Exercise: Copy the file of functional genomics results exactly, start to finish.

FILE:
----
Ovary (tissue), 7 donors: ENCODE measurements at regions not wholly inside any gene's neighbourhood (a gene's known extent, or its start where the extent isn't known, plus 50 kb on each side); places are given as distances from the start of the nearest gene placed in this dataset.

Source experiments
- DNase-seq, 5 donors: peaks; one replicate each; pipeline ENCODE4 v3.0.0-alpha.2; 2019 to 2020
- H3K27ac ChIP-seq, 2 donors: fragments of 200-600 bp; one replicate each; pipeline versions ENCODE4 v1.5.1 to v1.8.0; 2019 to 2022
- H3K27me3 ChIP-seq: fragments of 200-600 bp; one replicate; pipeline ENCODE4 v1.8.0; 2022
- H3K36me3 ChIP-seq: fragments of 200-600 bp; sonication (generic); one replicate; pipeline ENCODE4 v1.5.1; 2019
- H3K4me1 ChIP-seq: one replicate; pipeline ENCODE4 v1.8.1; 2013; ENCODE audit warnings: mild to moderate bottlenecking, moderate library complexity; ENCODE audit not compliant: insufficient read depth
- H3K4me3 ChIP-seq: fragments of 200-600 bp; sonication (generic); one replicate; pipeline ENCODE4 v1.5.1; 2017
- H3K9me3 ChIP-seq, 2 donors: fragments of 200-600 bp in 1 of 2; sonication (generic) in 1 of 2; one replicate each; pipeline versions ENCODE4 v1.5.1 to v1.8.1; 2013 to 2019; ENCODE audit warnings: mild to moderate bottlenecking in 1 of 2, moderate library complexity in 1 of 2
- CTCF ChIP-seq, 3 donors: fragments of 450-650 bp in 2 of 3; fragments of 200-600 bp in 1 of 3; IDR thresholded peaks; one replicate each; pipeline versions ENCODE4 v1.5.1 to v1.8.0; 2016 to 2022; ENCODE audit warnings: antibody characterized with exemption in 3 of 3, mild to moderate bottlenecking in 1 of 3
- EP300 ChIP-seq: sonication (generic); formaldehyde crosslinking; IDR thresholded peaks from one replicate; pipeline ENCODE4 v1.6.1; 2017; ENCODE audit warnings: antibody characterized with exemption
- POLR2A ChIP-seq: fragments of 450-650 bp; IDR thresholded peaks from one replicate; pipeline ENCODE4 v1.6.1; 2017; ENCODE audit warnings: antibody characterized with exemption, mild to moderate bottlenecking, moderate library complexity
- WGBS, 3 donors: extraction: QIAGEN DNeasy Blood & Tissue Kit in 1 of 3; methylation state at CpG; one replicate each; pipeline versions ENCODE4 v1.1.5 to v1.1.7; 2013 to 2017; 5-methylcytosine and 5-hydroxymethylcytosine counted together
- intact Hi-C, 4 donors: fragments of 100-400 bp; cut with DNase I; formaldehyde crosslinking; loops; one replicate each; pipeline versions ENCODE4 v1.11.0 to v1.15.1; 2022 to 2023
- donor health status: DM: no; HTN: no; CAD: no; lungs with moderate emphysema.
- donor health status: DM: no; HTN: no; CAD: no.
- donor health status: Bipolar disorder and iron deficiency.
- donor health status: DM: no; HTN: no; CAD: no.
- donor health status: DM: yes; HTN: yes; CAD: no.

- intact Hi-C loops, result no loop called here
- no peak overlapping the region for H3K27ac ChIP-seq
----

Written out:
Ovary (tissue), 7 donors: ENCODE measurements at regions not wholly inside any gene's neighbourhood (a gene's known extent, or its start where the extent isn't known, plus 50 kb on each side); places are given as distances from the start of the nearest gene placed in this dataset.

Source experiments
- DNase-seq, 5 donors: peaks; one replicate each; pipeline ENCODE4 v3.0.0-alpha.2; 2019 to 2020
- H3K27ac ChIP-seq, 2 donors: fragments of 200-600 bp; one replicate each; pipeline versions ENCODE4 v1.5.1 to v1.8.0; 2019 to 2022
- H3K27me3 ChIP-seq: fragments of 200-600 bp; one replicate; pipeline ENCODE4 v1.8.0; 2022
- H3K36me3 ChIP-seq: fragments of 200-600 bp; sonication (generic); one replicate; pipeline ENCODE4 v1.5.1; 2019
- H3K4me1 ChIP-seq: one replicate; pipeline ENCODE4 v1.8.1; 2013; ENCODE audit warnings: mild to moderate bottlenecking, moderate library complexity; ENCODE audit not compliant: insufficient read depth
- H3K4me3 ChIP-seq: fragments of 200-600 bp; sonication (generic); one replicate; pipeline ENCODE4 v1.5.1; 2017
- H3K9me3 ChIP-seq, 2 donors: fragments of 200-600 bp in 1 of 2; sonication (generic) in 1 of 2; one replicate each; pipeline versions ENCODE4 v1.5.1 to v1.8.1; 2013 to 2019; ENCODE audit warnings: mild to moderate bottlenecking in 1 of 2, moderate library complexity in 1 of 2
- CTCF ChIP-seq, 3 donors: fragments of 450-650 bp in 2 of 3; fragments of 200-600 bp in 1 of 3; IDR thresholded peaks; one replicate each; pipeline versions ENCODE4 v1.5.1 to v1.8.0; 2016 to 2022; ENCODE audit warnings: antibody characterized with exemption in 3 of 3, mild to moderate bottlenecking in 1 of 3
- EP300 ChIP-seq: sonication (generic); formaldehyde crosslinking; IDR thresholded peaks from one replicate; pipeline ENCODE4 v1.6.1; 2017; ENCODE audit warnings: antibody characterized with exemption
- POLR2A ChIP-seq: fragments of 450-650 bp; IDR thresholded peaks from one replicate; pipeline ENCODE4 v1.6.1; 2017; ENCODE audit warnings: antibody characterized with exemption, mild to moderate bottlenecking, moderate library complexity
- WGBS, 3 donors: extraction: QIAGEN DNeasy Blood & Tissue Kit in 1 of 3; methylation state at CpG; one replicate each; pipeline versions ENCODE4 v1.1.5 to v1.1.7; 2013 to 2017; 5-methylcytosine and 5-hydroxymethylcytosine counted together
- intact Hi-C, 4 donors: fragments of 100-400 bp; cut with DNase I; formaldehyde crosslinking; loops; one replicate each; pipeline versions ENCODE4 v1.11.0 to v1.15.1; 2022 to 2023
- donor health status: DM: no; HTN: no; CAD: no; lungs with moderate emphysema.
- donor health status: DM: no; HTN: no; CAD: no.
- donor health status: Bipolar disorder and iron deficiency.
- donor health status: DM: no; HTN: no; CAD: no.
- donor health status: DM: yes; HTN: yes; CAD: no.

- intact Hi-C loops, result no loop called here
- no peak overlapping the region for H3K27ac ChIP-seq